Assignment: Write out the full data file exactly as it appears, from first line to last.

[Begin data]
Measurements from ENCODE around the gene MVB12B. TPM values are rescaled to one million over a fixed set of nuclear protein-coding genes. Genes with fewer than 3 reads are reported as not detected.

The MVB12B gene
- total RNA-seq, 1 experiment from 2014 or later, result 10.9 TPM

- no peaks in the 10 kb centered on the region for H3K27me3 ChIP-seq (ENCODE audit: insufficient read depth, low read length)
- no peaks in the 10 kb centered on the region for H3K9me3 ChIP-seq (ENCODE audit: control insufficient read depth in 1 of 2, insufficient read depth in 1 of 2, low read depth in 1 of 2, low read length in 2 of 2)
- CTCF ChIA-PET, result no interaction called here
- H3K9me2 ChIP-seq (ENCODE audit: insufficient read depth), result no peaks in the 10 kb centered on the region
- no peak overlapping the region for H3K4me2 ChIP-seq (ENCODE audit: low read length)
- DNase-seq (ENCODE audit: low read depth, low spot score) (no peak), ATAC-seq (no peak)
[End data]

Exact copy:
Measurements from ENCODE around the gene MVB12B. TPM values are rescaled to one million over a fixed set of nuclear protein-coding genes. Genes with fewer than 3 reads are reported as not detected.

The MVB12B gene
- total RNA-seq, 1 experiment from 2014 or later, result 10.9 TPM

- no peaks in the 10 kb centered on the region for H3K27me3 ChIP-seq (ENCODE audit: insufficient read depth, low read length)
- no peaks in the 10 kb centered on the region for H3K9me3 ChIP-seq (ENCODE audit: control insufficient read depth in 1 of 2, insufficient read depth in 1 of 2, low read depth in 1 of 2, low read length in 2 of 2)
- CTCF ChIA-PET, result no interaction called here
- H3K9me2 ChIP-seq (ENCODE audit: insufficient read depth), result no peaks in the 10 kb centered on the region
- no peak overlapping the region for H3K4me2 ChIP-seq (ENCODE audit: low read length)
- DNase-seq (ENCODE audit: low read depth, low spot score) (no peak), ATAC-seq (no peak)